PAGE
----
Portage residents oppose pedestrain light/crosswalk PDF Print E-mail
Written by By DEBBIE ROGERS/Sentinel Staff Writer   
Monday, 06 July 2009 22:27

PORTAGE — Village residents told the mayor and council not to yield to the Ohio Department of Transportation’s request that the traffic light in town come down.
About 30 residents attended Monday night’s council meeting, with everyone who spoke urging village officials to reject ODOT’s offer to put up a pedestrian light and crosswalk in place of the traffic signal on Ohio 25.
“It’s time for us to stand up and say we’re not going to take it,” said John Foos, who has owned a business downtown for 17 years. “We’ll see you in court. Make them make their case.”
Over the weekend, Mayor Mark Wolford said he would recommend that council adopt the pedestrian light. However, council could not vote on a recommendation because there was not a quorum. Jay Sockman, Tamara Sharp and Doug Maas were absent.

Wolford and other village officials met with ODOT administrators last week about the light. In May, ODOT officials told Portage Council to take the traffic signal down and raise speed limits.
“We can’t save the traffic light,” Wolford said tonight.
A new pedestrian signal would be similar to the one on Mercer Road for Bowling Green State University foot traffic. The Portage crosswalk would flash yellow when a pedestrian presses a button. ODOT would also put signs up warning of the pedestrian crossing ahead, Wolford said.
Residents weren’t impressed.
“Is it wrong for us to try to protect our citizens?” Foos said, urging council to unanimously reject the pedestrian crosswalk. He also wondered how a truck traveling 40 to 50 mph would be able to stop for a pedestrian crossing the road.
Michael Brinkman said Mercer Road in Bowling Green, which has pedestrian crosswalks, has been the site of accidents.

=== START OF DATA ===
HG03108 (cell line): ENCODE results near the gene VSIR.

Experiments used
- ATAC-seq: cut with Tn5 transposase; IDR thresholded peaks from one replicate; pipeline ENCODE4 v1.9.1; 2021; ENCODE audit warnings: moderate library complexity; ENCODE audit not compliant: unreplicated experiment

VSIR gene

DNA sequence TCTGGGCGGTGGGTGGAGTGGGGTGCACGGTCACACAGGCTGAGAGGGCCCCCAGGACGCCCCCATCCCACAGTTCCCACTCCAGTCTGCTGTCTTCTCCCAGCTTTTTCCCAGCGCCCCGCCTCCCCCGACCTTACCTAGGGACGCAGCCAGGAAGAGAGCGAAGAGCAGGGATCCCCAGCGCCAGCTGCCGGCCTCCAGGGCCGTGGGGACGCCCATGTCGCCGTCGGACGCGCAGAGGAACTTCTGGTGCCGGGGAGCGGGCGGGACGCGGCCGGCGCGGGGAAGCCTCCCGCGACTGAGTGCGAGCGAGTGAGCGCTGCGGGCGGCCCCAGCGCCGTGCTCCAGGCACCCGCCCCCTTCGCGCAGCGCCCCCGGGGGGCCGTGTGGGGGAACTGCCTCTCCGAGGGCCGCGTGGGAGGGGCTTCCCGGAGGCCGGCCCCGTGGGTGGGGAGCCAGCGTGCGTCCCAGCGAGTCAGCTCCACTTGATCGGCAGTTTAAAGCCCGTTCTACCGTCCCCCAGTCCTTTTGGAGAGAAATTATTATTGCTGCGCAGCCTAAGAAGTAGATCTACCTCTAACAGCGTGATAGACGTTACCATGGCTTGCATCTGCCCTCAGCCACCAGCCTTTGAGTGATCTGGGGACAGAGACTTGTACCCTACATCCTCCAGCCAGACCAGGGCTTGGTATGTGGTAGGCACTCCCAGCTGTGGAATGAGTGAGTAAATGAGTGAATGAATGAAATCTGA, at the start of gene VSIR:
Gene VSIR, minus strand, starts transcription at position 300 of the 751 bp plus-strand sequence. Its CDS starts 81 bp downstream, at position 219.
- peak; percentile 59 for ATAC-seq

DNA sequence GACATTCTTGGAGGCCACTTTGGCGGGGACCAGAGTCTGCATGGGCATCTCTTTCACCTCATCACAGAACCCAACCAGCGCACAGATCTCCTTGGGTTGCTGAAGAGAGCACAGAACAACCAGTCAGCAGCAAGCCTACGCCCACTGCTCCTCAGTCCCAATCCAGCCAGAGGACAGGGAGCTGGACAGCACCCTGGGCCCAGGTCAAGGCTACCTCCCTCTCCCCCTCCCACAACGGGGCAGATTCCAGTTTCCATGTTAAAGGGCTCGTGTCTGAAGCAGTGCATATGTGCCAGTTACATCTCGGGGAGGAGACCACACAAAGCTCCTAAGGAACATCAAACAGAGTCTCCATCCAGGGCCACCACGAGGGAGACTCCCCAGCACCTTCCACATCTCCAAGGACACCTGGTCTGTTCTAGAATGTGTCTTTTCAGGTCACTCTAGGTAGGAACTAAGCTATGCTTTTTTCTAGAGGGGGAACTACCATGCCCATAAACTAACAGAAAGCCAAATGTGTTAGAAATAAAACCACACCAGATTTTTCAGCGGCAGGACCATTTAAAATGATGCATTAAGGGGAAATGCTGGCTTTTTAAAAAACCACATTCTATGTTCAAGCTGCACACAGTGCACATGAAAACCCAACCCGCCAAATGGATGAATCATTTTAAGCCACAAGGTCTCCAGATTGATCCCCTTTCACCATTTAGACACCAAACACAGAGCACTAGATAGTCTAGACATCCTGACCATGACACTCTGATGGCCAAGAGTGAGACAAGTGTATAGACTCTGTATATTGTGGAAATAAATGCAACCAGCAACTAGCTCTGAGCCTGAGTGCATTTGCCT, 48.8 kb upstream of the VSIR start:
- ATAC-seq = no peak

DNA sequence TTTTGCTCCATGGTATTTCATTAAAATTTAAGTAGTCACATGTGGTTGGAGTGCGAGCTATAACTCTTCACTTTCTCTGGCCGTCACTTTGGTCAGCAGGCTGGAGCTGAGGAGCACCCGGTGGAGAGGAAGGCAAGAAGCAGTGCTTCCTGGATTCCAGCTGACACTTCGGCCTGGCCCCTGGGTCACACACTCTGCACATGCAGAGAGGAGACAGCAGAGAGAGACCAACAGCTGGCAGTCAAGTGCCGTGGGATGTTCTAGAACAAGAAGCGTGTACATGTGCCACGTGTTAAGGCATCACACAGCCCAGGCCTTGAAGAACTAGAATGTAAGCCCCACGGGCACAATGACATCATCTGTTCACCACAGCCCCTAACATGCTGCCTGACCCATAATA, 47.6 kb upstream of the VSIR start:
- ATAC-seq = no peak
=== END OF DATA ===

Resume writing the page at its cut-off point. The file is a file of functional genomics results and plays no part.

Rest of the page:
“The college students have issues (trying to cross),” he said. “They think it’s going to work on a state highway with significant truck traffic?”
Mike Schmitz said drivers purposely avoid the village now because of the light and the decrease in the speed limit. Those drivers, though, will hop on Route 25 if they know the light’s not there.
“Once that light’s gone, the traffic’s going to increase,” he said.
Schmitz also said he wanted Village Administrator Ron Sharp held accountable for “triggering” ODOT’s to investigation into the light and traffic situation. Sharp was not at Monday’s meeting.
After the meeting, Foos said a flashing yellow light will be confusing to drivers, who will probably think it means use caution, not stop for pedestrians.
“The reality is people are not going to take their foot off the accelerator. They’re going to blow through town.”
Wolford said he would ask ODOT officials to attend a public meeting in Portage.
At council’s May 18 meeting, an ODOT district planning engineer said the village should take the traffic signal down and raise speed limits, based on traffic studies. The traffic signal, first installed by the village in 1929, does not meet any of the eight warrants in the Ohio Manual of Uniform Traffic Control Devices.
Wolford campaigned for the light, contacting school transportation officials, writing letters to Ohio Rep. Randy Gardner, R-Bowling Green and Sen. Mark Wagoner, R-Toledo, and ODOT, and talking to the Wood County Commissioners. He also collected 200 residents’ signatures on a letter, all in favor of keeping the traffic light.


Photo caption: Main intersection in Portage. (Sentinel-Tribune photo)

Last Updated on Tuesday, 07 July 2009 10:07

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